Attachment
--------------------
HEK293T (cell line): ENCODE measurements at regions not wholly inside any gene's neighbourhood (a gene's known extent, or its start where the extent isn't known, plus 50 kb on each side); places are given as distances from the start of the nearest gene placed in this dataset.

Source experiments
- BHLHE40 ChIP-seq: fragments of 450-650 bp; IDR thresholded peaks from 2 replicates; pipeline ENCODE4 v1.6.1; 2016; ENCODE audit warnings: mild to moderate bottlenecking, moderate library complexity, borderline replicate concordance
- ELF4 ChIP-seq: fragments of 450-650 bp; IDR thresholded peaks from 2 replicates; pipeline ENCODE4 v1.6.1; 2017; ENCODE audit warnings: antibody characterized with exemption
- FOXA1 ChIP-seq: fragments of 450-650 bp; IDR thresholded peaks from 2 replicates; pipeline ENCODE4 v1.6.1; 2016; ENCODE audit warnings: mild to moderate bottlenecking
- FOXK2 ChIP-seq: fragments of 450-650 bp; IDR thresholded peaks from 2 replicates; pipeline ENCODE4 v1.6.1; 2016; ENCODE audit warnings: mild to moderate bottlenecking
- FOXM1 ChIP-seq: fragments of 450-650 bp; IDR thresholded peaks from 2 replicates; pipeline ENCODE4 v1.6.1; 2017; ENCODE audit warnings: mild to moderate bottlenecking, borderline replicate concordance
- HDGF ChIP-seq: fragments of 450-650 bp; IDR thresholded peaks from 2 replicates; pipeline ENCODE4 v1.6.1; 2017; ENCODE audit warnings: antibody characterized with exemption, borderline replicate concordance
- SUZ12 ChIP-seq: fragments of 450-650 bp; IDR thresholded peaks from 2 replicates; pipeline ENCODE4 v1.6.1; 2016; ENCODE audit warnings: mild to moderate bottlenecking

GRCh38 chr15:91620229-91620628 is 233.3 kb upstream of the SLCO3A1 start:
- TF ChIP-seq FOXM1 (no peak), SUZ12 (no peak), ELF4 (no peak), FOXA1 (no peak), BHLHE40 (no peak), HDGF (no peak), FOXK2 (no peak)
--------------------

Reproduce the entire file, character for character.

HEK293T (cell line): ENCODE measurements at regions not wholly inside any gene's neighbourhood (a gene's known extent, or its start where the extent isn't known, plus 50 kb on each side); places are given as distances from the start of the nearest gene placed in this dataset.

Source experiments
- BHLHE40 ChIP-seq: fragments of 450-650 bp; IDR thresholded peaks from 2 replicates; pipeline ENCODE4 v1.6.1; 2016; ENCODE audit warnings: mild to moderate bottlenecking, moderate library complexity, borderline replicate concordance
- ELF4 ChIP-seq: fragments of 450-650 bp; IDR thresholded peaks from 2 replicates; pipeline ENCODE4 v1.6.1; 2017; ENCODE audit warnings: antibody characterized with exemption
- FOXA1 ChIP-seq: fragments of 450-650 bp; IDR thresholded peaks from 2 replicates; pipeline ENCODE4 v1.6.1; 2016; ENCODE audit warnings: mild to moderate bottlenecking
- FOXK2 ChIP-seq: fragments of 450-650 bp; IDR thresholded peaks from 2 replicates; pipeline ENCODE4 v1.6.1; 2016; ENCODE audit warnings: mild to moderate bottlenecking
- FOXM1 ChIP-seq: fragments of 450-650 bp; IDR thresholded peaks from 2 replicates; pipeline ENCODE4 v1.6.1; 2017; ENCODE audit warnings: mild to moderate bottlenecking, borderline replicate concordance
- HDGF ChIP-seq: fragments of 450-650 bp; IDR thresholded peaks from 2 replicates; pipeline ENCODE4 v1.6.1; 2017; ENCODE audit warnings: antibody characterized with exemption, borderline replicate concordance
- SUZ12 ChIP-seq: fragments of 450-650 bp; IDR thresholded peaks from 2 replicates; pipeline ENCODE4 v1.6.1; 2016; ENCODE audit warnings: mild to moderate bottlenecking

GRCh38 chr15:91620229-91620628 is 233.3 kb upstream of the SLCO3A1 start:
- TF ChIP-seq FOXM1 (no peak), SUZ12 (no peak), ELF4 (no peak), FOXA1 (no peak), BHLHE40 (no peak), HDGF (no peak), FOXK2 (no peak)